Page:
Protesters have overrun the headquarters of an Islamist militia in the eastern city of Benghazi. Libyan authorities have accused Ansar al-Shariah of assassinating the US ambassador, a charge the militia has denied.
Hundreds of demonstrators sacked the headquarters of Ansar al-Shariah in Benghazi on Saturday, and then marched on several other militia compounds in the city, in a display of anger over the lawlessness that has characterized Libya since the overthrow of Moammar Gadhafi's regime in 2011.
The protesters pulled down the militia's flag and set a vehicle on fire inside the compound, which served as the headquarters for Gadhafi's forces in Benghazi before the revolution. Anti-government Ansar al-Shariah militants were forced to retreat, as military police loyal to Tripoli moved in to replace them.
On Thursday, US officials publicly acknowledged for the first time that Ambassador Christopher Stevens and three other American officials had been killed in a terrorist attack on the American consulate in Benghazi on September 11.
Previously, Washington had maintained that the embassy officials had been killed in a spontaneous outburst of violence over the anti-Islam film "Innocence of Muslims," which was produced in the US and has triggered violent demonstrations throughout the Islamic world.
Libyan authorities have blamed Ansar Al-Shariah, which has been accused of having ties to al Qaeda, for the assault on the consulate. The Islamist militia has denied involvement in Ambassador Stevens' death, but has not condemned the attack.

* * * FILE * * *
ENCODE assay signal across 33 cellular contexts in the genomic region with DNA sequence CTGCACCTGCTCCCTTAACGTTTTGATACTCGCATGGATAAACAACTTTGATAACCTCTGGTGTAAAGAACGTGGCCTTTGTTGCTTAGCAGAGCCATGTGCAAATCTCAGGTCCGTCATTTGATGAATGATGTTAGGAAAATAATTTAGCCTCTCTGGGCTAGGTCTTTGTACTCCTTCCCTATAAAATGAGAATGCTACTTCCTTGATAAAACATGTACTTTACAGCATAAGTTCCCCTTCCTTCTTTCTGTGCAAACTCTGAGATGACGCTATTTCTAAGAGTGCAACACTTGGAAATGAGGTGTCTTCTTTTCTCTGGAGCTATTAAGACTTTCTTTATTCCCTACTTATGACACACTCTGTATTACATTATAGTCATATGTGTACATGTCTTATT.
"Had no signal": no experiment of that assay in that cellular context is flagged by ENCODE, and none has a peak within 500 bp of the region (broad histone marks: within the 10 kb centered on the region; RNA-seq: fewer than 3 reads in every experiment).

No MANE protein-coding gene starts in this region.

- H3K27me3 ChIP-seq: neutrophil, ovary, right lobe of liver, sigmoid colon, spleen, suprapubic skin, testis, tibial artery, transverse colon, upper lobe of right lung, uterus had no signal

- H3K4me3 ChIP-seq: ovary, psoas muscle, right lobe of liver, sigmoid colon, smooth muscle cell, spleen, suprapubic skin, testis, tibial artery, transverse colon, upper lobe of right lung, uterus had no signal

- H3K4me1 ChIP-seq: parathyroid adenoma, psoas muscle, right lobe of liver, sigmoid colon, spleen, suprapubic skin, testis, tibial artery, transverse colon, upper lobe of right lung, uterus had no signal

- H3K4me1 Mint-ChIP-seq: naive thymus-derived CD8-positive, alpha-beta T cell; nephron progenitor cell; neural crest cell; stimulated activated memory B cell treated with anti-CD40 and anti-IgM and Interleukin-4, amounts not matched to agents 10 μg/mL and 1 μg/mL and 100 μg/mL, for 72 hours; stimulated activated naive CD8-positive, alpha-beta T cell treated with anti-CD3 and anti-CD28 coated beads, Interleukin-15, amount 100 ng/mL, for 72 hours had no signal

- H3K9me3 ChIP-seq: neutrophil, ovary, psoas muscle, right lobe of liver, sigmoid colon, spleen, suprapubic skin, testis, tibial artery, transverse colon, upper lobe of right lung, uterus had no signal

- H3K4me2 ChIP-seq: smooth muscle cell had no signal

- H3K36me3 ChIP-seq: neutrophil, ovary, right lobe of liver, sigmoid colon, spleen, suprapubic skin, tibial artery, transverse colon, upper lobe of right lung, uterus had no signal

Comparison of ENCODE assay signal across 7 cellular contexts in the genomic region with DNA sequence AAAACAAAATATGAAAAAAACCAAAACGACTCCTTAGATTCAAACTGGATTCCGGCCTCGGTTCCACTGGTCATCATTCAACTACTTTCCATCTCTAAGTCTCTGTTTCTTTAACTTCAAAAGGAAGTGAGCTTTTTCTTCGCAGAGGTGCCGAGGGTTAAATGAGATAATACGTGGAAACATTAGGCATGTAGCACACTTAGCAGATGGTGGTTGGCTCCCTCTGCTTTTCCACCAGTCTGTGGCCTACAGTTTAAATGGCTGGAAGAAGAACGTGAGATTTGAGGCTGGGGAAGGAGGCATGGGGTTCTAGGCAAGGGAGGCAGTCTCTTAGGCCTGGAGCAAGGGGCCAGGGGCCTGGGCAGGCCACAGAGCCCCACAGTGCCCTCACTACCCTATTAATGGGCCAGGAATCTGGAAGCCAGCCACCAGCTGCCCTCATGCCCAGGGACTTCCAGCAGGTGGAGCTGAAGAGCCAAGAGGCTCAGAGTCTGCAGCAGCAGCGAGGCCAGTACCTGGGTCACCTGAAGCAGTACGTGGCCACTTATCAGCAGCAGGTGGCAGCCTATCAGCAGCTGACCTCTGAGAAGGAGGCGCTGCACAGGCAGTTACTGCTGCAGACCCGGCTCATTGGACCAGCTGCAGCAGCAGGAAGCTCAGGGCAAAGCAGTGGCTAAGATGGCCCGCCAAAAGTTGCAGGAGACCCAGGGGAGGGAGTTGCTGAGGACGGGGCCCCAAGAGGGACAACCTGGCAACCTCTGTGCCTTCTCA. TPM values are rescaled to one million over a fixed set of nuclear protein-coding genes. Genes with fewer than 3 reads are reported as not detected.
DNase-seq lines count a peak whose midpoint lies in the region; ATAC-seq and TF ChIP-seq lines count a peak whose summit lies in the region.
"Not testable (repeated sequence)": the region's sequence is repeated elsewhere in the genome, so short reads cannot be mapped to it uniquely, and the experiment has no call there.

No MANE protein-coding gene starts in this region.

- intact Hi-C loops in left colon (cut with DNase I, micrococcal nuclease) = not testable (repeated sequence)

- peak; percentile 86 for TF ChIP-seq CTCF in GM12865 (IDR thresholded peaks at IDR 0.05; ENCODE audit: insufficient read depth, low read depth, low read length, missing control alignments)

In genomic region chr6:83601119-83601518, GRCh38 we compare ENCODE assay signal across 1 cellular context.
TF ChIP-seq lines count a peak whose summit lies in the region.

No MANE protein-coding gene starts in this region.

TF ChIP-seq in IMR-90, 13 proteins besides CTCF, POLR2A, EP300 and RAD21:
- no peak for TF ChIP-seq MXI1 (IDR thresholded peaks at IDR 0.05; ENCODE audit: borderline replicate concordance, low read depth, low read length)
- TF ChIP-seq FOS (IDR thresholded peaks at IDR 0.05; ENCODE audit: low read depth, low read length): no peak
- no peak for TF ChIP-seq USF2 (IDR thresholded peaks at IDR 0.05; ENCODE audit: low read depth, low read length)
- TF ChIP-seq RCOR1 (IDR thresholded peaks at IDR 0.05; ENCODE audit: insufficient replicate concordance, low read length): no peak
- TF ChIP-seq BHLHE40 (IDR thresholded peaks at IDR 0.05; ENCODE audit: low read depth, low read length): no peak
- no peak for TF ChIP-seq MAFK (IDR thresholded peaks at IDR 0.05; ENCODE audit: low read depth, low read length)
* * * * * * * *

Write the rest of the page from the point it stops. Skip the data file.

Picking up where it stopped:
"After what happened at the American consulate, the people of Benghazi had enough of the extremists," Hassan Ahmed, a demonstrator, told the Reuters news agency. "They did not give allegiance to the army. So the people broke in and they fled."
After seizing Ansar al-Shariah's headquarters, thousands of demonstrators also marched on bases belonging to militias loyal to the Libyan government.
Four people were reportedly killed in clashes between the Raf Allah al-Sahati Brigade and protesters, as they tried to seize the militia's compound. Some 70 protesters also reportedly seized the barracks belonging to the Martyrs of Abu Slim Brigade.
The move against the militias came after a massive peaceful protest called "Save Benghazi," in which some 30,000 people took to the streets on Friday after the weekly Muslim prayers. The demonstrators paid tribute to Ambassador Stevens and demanded that the Libyan government exert control over the country's many militias, which operate with a large degree of independence.
Since the collapse of the Gadhafi regime in 2011, the revolutionary militias - armed with weapons from the deceased dictator's massive arms stockpiles - have largely filled the security vacuum in lieu of the weak central government in Tripoli.
slk/mz (AFP, dpa, Reuters)